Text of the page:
/ Food & Drink, Shopping

Update: would you rather pay more for a product than see it shrink?

Big and small tomatoes

According to a YouGov poll, almost half of consumers would rather pay more than see their favourite products shrink. Are you among them?

Since I started working for Which? almost two years ago, the word ‘shrinkflation’ has become part of my everyday vocabulary.

And it isn’t one that trips particularly easily off my tongue, particularly when I find myself applying it to some of my favourite products – most recently to Bird’s Eye fish fingers.

To me, it’s particularly distasteful when it’s not immediately obvious a product has shrunk from the packaging.

In fact, I’ve abandoned buying Toblerone in the UK because of how its manufacturers chose to shrinkflate the bar late last year.

Should I find it in its original guise abroad, I’ll probably stock up and proffer the ‘retro’ bars to friends and family.

While I appreciate that the cost of ingredients has gone up and manufacturers need to pass these on to the consumer, I can’t see why they can’t just keep the size the same but increase the price slightly.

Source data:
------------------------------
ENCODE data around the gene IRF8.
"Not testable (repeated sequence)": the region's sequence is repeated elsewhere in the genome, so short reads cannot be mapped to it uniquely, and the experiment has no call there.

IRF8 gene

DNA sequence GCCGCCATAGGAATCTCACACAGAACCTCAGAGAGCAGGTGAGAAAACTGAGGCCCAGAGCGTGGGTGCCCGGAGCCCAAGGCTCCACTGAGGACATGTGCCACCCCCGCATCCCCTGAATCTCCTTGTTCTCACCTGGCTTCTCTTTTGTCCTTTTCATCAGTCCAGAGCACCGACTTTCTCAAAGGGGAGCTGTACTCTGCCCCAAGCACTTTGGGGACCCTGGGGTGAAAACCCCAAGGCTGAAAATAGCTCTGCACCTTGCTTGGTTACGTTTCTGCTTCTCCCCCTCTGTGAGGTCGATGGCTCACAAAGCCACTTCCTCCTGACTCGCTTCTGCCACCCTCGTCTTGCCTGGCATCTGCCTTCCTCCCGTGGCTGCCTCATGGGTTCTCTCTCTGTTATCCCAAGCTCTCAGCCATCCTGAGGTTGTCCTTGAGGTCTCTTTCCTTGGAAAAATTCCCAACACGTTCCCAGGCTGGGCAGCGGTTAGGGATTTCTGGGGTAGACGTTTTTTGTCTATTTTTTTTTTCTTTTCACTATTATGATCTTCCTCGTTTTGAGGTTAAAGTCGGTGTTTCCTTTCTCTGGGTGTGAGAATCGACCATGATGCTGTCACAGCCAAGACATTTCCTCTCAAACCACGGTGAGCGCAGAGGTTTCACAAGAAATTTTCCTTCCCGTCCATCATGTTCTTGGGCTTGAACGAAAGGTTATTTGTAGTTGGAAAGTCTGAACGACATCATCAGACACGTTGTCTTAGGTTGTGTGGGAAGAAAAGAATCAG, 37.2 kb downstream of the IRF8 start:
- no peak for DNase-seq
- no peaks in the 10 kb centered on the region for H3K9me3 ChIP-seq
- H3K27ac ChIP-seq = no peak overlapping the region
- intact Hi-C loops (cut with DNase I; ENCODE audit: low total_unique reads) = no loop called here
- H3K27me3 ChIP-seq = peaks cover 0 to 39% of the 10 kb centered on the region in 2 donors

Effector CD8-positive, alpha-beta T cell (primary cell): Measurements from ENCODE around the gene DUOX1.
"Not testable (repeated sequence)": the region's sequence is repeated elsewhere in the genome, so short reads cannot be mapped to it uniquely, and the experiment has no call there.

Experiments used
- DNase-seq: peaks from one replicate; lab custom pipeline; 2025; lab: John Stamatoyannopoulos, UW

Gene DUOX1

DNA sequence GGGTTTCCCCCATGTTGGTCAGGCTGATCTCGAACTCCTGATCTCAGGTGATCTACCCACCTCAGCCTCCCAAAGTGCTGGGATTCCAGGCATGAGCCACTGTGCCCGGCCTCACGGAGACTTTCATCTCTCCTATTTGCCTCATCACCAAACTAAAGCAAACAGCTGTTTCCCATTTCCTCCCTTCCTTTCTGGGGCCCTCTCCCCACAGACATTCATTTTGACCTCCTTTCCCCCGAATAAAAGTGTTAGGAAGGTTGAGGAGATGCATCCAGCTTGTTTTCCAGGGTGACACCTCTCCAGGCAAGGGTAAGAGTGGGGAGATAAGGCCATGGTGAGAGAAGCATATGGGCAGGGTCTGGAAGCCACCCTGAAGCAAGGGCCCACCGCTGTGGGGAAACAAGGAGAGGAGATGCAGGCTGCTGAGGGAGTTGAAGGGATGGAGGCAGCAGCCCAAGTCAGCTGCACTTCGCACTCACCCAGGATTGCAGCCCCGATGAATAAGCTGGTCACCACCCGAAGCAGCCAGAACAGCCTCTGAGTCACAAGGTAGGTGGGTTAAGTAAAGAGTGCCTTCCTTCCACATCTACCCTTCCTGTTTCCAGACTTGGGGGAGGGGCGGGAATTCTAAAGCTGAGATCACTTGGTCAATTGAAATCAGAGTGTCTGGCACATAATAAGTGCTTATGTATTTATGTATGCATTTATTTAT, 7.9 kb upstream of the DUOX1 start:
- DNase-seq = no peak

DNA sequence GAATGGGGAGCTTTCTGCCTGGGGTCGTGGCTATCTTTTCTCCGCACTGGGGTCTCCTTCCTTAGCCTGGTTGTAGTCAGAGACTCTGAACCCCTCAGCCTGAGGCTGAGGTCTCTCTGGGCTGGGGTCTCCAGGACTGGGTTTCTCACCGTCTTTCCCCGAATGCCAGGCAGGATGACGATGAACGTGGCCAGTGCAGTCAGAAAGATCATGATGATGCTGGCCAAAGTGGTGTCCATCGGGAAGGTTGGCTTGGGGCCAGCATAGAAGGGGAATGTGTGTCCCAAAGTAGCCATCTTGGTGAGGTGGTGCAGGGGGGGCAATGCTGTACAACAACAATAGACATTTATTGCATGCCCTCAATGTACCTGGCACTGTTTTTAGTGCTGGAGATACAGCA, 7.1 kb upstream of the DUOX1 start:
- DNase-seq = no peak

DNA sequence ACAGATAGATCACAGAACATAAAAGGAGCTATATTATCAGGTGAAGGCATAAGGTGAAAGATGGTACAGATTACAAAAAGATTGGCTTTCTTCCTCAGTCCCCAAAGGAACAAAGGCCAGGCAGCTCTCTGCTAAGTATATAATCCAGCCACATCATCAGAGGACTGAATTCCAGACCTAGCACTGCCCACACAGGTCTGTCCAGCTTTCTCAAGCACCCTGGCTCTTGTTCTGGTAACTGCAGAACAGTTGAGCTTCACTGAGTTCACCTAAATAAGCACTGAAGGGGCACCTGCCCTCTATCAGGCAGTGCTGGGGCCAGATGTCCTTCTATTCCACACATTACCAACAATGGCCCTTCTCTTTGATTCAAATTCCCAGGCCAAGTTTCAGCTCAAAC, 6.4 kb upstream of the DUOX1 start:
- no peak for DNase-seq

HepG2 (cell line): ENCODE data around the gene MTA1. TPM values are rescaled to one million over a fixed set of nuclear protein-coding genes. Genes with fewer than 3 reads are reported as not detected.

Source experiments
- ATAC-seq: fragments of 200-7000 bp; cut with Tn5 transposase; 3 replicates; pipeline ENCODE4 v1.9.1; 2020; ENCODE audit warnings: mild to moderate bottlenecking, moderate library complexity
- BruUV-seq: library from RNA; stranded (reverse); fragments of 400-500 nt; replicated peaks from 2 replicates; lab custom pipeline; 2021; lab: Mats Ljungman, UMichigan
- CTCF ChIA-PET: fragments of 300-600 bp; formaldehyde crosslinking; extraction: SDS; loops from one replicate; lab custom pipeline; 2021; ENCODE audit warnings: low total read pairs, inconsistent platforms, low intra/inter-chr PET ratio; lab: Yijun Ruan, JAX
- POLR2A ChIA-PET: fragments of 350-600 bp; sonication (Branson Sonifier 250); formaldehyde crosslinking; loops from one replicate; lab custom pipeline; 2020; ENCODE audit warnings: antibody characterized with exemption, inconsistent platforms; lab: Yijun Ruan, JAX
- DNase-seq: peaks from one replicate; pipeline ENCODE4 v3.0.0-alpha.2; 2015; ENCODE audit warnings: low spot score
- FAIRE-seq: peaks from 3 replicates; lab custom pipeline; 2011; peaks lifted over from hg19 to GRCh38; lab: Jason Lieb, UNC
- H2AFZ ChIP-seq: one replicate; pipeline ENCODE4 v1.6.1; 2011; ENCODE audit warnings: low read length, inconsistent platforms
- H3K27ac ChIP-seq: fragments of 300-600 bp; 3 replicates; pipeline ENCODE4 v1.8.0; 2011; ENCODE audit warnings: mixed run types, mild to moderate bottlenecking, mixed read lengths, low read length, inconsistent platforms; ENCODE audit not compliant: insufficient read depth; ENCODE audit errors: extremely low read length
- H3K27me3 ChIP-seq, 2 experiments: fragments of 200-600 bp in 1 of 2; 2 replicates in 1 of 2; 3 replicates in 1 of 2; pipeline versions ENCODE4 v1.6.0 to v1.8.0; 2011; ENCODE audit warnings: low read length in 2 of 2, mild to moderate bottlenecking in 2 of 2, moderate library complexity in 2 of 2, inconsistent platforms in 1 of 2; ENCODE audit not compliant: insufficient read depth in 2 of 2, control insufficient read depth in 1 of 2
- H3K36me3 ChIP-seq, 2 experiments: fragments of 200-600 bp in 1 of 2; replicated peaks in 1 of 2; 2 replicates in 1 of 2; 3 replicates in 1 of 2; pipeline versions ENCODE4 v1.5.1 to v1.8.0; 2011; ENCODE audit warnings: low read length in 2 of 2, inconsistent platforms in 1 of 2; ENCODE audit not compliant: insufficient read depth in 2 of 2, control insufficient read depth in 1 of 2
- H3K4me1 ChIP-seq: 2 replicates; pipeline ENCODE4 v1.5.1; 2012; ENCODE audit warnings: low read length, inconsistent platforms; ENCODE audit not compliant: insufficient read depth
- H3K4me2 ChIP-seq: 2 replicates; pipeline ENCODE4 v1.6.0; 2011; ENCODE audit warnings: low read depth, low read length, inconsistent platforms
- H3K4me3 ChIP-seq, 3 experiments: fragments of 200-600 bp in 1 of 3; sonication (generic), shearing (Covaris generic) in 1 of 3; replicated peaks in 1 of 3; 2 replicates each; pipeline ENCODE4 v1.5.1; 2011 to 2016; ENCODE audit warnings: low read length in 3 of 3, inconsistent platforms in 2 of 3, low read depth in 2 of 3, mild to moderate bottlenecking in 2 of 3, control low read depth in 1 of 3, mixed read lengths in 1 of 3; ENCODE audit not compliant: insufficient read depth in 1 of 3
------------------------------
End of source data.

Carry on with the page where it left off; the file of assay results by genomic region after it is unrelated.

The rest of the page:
If the price wasn’t put up by ridiculous amounts, I know I’d suck it up for my favourites.

Shrinking feelings

And a recent YouGov poll proves I’m not alone in thinking like this.

When consumers were asked if they’d rather pay more than see their favourite products shrink, 46% said they would.

Another 17% stopped buying a product because the size went down and the price remained the same.

Conversely, 36% favoured the practice.

And although 38% said they still bought a product when they knew it had been reduced in size, almost one in five (19%) stopped buying when the price went up and the size went down.

So where do you sit on this? Would you, like me, prefer to pay more for your favourite products rather than see them subjected to shrinkflation? Or do you think the practice is preferable to rising prices?

Thinking of when a product you buy was reduced in size, did you stop buying it?